? ((X) * SCALE + OFFSET) : Scale (X))

You may use this built-in function in either a macro or an inline function. However, if you use it in an inlined function and pass an argument of the function as the argument to the built-in, GCC never returns 1 when you call the inline function with a string constant or compound literal (see Compound Literals) and does not return 1 when you pass a constant numeric value to the inline function unless you specify the -O option.

You may also use __builtin_constant_p in initializers for static data. For instance, you can write

          static const int table[] = {
             __builtin_constant_p (EXPRESSION) ? (EXPRESSION) : -1,
             /* ... */
          };

This is an acceptable initializer even if EXPRESSION is not a constant expression, including the case where __builtin_constant_p returns 1 because EXPRESSION can be folded to a constant but EXPRESSION contains operands that are not otherwise permitted in a static initializer (for example, 0 && foo ()). GCC must be more conservative about evaluating the built-in in this case, because it has no opportunity to perform optimization.

— Built-in Function: long __builtin_expect (long exp, long c)

You may use __builtin_expect to provide the compiler with branch prediction information. In general, you should prefer to use actual profile feedback for this (-fprofile-arcs), as programmers are notoriously bad at predicting how their programs actually perform. However, there are applications in which this data is hard to collect.

The return value is the value of exp, which should be an integral expression. The semantics of the built-in are that it is expected that exp == c. For example:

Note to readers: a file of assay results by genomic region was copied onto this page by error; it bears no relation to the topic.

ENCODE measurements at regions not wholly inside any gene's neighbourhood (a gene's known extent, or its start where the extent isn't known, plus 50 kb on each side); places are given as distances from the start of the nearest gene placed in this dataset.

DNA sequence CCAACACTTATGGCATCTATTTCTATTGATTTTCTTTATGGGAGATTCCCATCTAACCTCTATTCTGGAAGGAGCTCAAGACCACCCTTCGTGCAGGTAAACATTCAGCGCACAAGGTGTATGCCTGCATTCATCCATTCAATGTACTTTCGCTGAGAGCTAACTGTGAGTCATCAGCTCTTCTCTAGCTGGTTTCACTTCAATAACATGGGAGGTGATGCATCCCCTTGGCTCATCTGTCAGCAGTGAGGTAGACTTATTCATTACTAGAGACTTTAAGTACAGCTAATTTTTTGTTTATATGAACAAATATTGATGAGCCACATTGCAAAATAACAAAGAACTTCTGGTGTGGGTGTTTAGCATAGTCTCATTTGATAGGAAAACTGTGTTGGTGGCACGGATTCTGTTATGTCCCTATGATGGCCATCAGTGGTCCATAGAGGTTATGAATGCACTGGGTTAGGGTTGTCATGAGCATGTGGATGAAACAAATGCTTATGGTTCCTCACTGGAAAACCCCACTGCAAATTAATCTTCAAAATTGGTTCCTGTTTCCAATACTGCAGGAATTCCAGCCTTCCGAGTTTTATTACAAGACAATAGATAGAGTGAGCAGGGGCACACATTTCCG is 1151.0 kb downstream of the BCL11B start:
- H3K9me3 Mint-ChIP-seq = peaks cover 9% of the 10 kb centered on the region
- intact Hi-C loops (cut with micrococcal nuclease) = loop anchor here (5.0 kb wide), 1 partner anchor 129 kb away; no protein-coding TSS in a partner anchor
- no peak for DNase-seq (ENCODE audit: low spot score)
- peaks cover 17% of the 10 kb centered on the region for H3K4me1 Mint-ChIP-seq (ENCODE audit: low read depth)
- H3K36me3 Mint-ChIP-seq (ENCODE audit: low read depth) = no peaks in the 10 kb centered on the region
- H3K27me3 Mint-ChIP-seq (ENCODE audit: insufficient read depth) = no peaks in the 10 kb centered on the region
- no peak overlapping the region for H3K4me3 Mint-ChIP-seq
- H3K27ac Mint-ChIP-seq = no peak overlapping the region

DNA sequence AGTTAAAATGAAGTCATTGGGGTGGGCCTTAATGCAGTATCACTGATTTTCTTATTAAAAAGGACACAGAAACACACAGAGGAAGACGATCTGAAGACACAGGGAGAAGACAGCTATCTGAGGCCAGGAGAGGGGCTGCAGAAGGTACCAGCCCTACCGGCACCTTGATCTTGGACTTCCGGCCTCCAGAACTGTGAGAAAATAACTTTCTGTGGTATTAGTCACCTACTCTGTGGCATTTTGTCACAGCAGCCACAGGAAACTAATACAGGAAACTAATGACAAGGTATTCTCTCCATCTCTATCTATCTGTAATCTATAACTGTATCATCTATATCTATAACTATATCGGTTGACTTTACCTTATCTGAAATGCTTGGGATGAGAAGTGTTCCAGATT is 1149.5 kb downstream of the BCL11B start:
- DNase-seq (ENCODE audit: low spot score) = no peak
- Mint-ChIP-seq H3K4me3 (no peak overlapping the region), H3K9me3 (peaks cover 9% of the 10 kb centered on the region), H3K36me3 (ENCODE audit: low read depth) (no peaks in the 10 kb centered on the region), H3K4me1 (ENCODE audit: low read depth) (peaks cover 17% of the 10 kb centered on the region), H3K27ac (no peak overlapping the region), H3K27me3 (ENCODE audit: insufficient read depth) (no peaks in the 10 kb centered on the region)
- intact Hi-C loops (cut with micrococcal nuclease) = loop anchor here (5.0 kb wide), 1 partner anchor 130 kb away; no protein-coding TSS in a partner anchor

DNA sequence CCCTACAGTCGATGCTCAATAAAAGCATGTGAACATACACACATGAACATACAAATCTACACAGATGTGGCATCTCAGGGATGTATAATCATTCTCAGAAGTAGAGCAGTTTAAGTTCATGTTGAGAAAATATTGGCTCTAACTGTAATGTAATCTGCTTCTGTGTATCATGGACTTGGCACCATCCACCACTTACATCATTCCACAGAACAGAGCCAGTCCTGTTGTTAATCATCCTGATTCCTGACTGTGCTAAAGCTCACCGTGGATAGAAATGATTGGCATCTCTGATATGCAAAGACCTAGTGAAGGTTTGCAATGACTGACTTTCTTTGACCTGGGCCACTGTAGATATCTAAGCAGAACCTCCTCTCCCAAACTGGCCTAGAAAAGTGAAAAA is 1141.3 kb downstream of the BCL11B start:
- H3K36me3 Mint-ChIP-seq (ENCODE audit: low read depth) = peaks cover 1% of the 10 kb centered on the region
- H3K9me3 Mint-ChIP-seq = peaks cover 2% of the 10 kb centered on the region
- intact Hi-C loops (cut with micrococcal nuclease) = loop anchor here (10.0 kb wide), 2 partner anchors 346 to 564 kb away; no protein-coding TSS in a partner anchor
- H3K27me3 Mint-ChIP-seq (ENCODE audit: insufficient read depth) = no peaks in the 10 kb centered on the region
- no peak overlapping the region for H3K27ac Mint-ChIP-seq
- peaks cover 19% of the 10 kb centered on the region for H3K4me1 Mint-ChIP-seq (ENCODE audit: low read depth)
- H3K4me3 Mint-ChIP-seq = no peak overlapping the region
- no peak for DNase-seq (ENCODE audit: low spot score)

if (__builtin_expect (x, 0))
            foo ();

indicates that we do not expect to call foo, since we expect x to be zero. Since you are limited to integral expressions for exp, you should use constructions such as

          if (__builtin_expect (ptr != NULL, 1))
            foo (*ptr);

when testing pointer or floating-point values.

— Built-in Function: void __builtin_trap (void)

This function causes the program to exit abnormally. GCC implements this function by using a target-dependent mechanism (such as intentionally executing an illegal instruction) or by calling abort. The mechanism used may vary from release to release so you should not rely on any particular implementation.

— Built-in Function: void __builtin_unreachable (void)

If control flow reaches the point of the __builtin_unreachable, the program is undefined. It is useful in situations where the compiler cannot deduce the unreachability of the code.

One such case is immediately following an asm statement that either never terminates, or one that transfers control elsewhere and never returns. In this example, without the __builtin_unreachable, GCC issues a warning that control reaches the end of a non-void function. It also generates code to return after the asm.

          int f (int c, int v)
          {
            if (c)
              {
                return v;
              }
            else
              {
                asm("jmp error_handler");
                __builtin_unreachable ();
              }
          }

Because the asm statement unconditionally transfers control out of the function, control never reaches the end of the function body. The __builtin_unreachable is in fact unreachable and communicates this fact to the compiler.

Another use for __builtin_unreachable is following a call a function that never returns but that is not declared __attribute__((noreturn)), as in this example:

          void function_that_never_returns (void);
          
          int g (int c)
          {
            if (c)
              {
                return 1;
              }
            else
              {
                function_that_never_returns ();
                __builtin_unreachable ();
              }
          }
— Built-in Function: void * __builtin_assume_aligned (const void *exp, size_t align, ...)